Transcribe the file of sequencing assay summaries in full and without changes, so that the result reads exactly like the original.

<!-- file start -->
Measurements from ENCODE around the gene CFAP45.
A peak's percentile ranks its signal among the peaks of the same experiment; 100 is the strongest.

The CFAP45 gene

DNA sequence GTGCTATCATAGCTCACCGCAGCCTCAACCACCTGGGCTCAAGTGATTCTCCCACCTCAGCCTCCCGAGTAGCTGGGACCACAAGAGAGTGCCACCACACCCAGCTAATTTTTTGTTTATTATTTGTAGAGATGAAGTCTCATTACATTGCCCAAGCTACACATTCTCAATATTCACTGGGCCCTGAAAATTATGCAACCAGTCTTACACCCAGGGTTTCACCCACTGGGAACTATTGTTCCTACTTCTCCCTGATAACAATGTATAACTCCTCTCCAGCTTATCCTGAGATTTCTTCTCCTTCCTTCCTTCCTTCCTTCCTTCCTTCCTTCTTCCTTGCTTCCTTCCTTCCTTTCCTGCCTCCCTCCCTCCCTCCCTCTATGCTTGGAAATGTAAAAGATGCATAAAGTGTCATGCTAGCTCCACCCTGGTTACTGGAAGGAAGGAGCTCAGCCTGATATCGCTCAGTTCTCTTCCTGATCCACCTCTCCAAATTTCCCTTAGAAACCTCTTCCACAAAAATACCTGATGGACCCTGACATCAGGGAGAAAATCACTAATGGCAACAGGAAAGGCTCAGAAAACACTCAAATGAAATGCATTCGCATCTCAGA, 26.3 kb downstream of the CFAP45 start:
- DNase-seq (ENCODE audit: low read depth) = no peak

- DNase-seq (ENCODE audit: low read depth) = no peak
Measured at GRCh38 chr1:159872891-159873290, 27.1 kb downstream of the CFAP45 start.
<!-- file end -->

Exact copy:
Measurements from ENCODE around the gene CFAP45.
A peak's percentile ranks its signal among the peaks of the same experiment; 100 is the strongest.

The CFAP45 gene

DNA sequence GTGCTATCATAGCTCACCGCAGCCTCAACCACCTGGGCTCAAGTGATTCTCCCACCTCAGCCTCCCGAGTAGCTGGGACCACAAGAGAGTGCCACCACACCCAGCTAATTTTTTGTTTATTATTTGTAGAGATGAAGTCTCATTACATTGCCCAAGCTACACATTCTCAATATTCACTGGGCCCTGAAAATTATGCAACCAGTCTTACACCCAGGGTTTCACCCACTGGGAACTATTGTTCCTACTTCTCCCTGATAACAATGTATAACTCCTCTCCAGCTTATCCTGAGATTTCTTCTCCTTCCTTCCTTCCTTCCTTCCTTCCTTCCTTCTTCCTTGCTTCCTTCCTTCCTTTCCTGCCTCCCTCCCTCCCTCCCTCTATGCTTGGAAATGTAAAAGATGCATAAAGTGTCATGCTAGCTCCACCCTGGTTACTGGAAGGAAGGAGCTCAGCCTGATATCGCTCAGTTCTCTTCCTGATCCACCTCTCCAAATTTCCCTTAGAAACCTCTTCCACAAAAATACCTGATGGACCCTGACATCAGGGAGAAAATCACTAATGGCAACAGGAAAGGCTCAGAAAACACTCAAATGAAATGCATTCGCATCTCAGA, 26.3 kb downstream of the CFAP45 start:
- DNase-seq (ENCODE audit: low read depth) = no peak

- DNase-seq (ENCODE audit: low read depth) = no peak
Measured at GRCh38 chr1:159872891-159873290, 27.1 kb downstream of the CFAP45 start.